Sitting on the back porch this afternoon enjoying a Cuba Libre, I started coming up with new lyrics to famous TV themes. In all modesty, I must say my versions were not half bad; this led me to consider copyrighting them and putting them on the market.
My questions is, Are there any restrictions on this? What about if I change the “shape” of the melody by “adding extra beats,” as one composer accused his producer of doing? Does the composer of the melody have any say as to the **lyrics **of a piece? Or, does the composer of the melody and the official lyrics have any say about alternate versions?
I cite the Hawaii Five-O theme as an example: Morton Stevens composed it, but there are at least two versions of the lyrics, one recorded by Don Ho and the other by Sammy Davis, Jr. So far as I know, there is no “official” version written by Stevens or anyone else.
With respect to the Star Trek theme, Alexander Courage’s nose was put hugely out of joint when Gene Roddenberry penned lyrics to it (the theme, not his nose; which, SFAIC, he had every right to do) and consequently received 50% of the residuals each time it was played. Would my new lyrics, if performed, cut into someone else’s royalties? :dubious:
What do you mean by “putting them on the market”? Are you talking about publishing the new lyrics (as text) with the words “Sung to the tune of…”? Or are you talking about making and selling recordings? Or what?
True. If it’s not a parody, you need explicit permission to alter the words or the melody significantly. Even if it is a parody, you need permission to split the royalty, which is one of the two reasons Weird Al give for always getting permission (the other being that he prefers to not make the artists he parodies mad at him). Otherwise the original composer gets the royalties.
In the case of MAD there were no recordings. Just a set of lyrics with a note that they could be sung to the tune of [song name].
If your lyrics are really good, you should consider teaming up with a composer to create a totally original song. Just keep in mind that there are a lot of talented songwriters out there struggling to sell their songs, so you’ll need a lot of work, persistence, and luck.
Creating new lyrics (or alternate lyrics) to a song is creating a derivative work. US copyright law, 17 U.S. Code § 106(2), gives exclusive rights to prepare derivative works to the owner of the copyright.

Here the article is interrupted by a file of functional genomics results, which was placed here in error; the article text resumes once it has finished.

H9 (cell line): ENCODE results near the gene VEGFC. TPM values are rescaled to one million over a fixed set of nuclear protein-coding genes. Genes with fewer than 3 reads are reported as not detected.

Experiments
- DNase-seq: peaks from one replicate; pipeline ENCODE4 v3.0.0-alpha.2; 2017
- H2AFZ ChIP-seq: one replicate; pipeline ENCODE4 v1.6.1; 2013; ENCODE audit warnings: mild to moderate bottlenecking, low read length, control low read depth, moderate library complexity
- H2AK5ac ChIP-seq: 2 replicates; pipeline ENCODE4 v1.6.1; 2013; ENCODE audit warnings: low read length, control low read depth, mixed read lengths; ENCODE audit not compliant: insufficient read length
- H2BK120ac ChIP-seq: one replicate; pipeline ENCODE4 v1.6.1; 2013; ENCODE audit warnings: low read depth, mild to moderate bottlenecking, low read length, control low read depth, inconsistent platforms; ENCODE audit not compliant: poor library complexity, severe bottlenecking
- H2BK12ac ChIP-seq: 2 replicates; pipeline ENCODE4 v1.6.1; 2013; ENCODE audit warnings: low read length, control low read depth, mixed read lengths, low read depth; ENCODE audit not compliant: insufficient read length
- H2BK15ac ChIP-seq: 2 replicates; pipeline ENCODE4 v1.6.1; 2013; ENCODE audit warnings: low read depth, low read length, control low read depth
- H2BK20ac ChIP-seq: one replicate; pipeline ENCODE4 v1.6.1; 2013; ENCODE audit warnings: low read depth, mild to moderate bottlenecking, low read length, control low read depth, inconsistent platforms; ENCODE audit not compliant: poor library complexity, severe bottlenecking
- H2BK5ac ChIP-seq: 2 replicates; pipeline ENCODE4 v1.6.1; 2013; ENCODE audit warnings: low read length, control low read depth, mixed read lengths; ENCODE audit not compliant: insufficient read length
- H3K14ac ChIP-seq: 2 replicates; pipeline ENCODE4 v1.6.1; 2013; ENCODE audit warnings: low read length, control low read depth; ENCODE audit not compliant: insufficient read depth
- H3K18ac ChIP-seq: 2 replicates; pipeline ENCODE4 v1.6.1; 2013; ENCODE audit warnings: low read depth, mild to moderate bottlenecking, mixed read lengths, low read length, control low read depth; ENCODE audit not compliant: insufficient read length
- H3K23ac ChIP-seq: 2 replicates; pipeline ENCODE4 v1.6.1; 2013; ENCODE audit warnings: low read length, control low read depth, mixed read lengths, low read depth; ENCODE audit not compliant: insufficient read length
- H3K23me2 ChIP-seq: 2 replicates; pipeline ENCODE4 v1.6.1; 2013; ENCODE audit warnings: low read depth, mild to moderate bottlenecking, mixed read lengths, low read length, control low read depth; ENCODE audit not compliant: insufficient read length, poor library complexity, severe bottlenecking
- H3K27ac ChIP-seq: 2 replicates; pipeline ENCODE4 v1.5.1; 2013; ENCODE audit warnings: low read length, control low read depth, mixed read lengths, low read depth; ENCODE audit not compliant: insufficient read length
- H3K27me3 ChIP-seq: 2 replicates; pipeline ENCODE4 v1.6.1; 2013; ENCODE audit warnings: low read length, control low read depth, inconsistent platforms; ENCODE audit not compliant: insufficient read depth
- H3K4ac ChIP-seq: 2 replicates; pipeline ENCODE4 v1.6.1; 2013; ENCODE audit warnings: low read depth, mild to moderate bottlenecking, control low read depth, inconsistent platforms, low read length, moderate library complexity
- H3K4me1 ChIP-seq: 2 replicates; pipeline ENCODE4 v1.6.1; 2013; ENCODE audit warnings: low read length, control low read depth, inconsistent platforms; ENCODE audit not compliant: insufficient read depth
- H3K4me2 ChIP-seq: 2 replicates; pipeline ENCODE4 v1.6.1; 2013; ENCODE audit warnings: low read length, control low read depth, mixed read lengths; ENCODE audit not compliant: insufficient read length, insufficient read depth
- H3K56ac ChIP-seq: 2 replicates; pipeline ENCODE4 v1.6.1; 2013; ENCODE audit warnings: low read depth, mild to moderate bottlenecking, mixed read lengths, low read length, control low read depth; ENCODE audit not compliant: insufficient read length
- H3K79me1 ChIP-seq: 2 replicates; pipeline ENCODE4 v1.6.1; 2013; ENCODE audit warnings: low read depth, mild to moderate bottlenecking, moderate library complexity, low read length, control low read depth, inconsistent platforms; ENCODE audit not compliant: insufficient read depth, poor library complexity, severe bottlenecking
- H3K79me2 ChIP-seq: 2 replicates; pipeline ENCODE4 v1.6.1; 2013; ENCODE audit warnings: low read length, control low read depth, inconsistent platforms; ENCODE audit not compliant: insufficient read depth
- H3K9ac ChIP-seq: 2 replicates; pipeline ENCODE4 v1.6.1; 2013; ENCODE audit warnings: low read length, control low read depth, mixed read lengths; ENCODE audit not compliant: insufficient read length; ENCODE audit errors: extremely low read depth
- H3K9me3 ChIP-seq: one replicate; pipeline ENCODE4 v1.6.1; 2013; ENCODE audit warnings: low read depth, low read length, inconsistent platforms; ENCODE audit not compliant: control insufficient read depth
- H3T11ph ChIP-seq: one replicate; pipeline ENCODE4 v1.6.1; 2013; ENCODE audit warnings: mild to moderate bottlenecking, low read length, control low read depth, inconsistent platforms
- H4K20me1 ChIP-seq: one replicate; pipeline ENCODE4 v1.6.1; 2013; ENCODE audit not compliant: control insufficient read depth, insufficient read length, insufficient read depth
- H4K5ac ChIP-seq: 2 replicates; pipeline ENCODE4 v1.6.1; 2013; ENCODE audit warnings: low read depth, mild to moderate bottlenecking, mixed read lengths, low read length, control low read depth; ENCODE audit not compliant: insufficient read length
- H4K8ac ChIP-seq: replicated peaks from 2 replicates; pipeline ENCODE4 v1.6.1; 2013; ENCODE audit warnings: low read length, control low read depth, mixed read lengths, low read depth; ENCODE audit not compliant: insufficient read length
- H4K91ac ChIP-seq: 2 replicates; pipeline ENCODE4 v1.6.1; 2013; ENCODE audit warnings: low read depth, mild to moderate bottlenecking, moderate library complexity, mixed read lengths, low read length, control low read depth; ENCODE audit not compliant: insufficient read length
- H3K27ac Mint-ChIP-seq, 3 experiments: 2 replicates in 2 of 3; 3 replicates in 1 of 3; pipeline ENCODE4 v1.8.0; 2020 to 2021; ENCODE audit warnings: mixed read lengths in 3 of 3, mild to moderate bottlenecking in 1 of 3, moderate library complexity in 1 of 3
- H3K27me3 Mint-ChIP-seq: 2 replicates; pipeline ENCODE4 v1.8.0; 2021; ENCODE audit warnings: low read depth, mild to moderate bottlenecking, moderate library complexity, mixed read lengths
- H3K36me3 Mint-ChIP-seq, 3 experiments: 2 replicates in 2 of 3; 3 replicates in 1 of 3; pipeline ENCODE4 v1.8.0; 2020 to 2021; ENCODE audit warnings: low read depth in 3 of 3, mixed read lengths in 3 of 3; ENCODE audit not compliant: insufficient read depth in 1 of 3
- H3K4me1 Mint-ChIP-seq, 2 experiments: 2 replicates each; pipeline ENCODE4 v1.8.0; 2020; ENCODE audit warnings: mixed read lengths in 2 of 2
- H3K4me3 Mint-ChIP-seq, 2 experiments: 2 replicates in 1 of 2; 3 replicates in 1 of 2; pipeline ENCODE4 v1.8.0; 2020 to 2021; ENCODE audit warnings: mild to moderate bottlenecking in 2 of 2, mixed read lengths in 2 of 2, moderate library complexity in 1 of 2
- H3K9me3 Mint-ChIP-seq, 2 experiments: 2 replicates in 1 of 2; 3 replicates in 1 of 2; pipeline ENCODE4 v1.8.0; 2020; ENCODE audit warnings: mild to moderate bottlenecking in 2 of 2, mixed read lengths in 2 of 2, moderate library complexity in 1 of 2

ASCAP cannot give you permission to create or perform a derivative work. That is not within the scope of its business. You have to go to the owner of the copyright (usually the publisher) and obtain permission to create the work. Your agreement with the copyright owner should include how the royalties are to be split.
You cannot simply go to a public place and perform a copyright-infringing song just because they have an ASCAP license. The ASCAP license does not cover copyright infringement.
Right, he doesn’t need to. However, he chooses to because it preserves good relations with other artists. Most of them have considered themselves flattered when Weird Al has done one of their songs. The Knack helped him get his first recording contract for his parody My Bologna. Rick Derringer produced several of his albums. In fact, some artists such as Mark Knopfler and Greg Kihn have even agreed to perform on Weird Al’s parodies. Also, by giving credit to the original songwriters, they share in the royalties from Weird Al’s recordings.
Too many people on the internet think that the “parody exception” means that you can write funny lyrics to an existing song and that is OK.
“Parody” in the copyright context is not just funny lyrics. The parody exception derives from 17 U.S.C. § 107 which allows fair use, under certain conditions, “for purposes such as criticism, comment, news reporting, teaching (including multiple copies for classroom use), scholarship, or research…”
In Campbell v. Acuff-Rose Music, 510 U.S. 569 (1994), the US Supreme Court held “The heart of any parodist’s claim to quote from existing material is the use of some elements of a prior author’s composition to create a new one that, at least in part, comments on that author’s work… If, on the contrary, the commentary has no critical bearing on the substance or style of the original composition, which the alleged infringer merely uses to get attention or to avoid the drudgery in working up something fresh, the claim to fairness in borrowing from another’s work diminishes accordingly (if it does not vanish), and other factors, like the extent of its commerciality, loom larger.”
Although Weird Al’s P.R. people have given him a speech to repeat about musicians all being one big brotherhood happily working with one another, I seriously doubt that much of his work would fall under the parody exception.
I think it’s that he doesn’t have to ask for permission, not that he doesn’t have to pay royalties. I know parody isn’t the same as straight up cover songs. But I could go make a CD of cover songs and not ask anyone for permission and send money to Harry Fox or whoever. As you said at the end there, the songwriters get credits and royalties. I would think that even if he changed the lyrics completely, if he still used the same underlying music that’s 50%. That’s why Stevie Wonder is listed as a writer on “Amish Paradise,” for example.
But there is a specific provision of the copyright law, 17 USC § 115, that provides compulsory licensing for “phonorecords” of cover versions. There is no similar provision that provides for compulsory licensing of derivative works.
Great. You can put them up against the work of the other 500 million people who come up with parody versions of songs and share that pool of zero dollars people are willing to pay for them. (The one exception being Weird Al, as already mentioned.)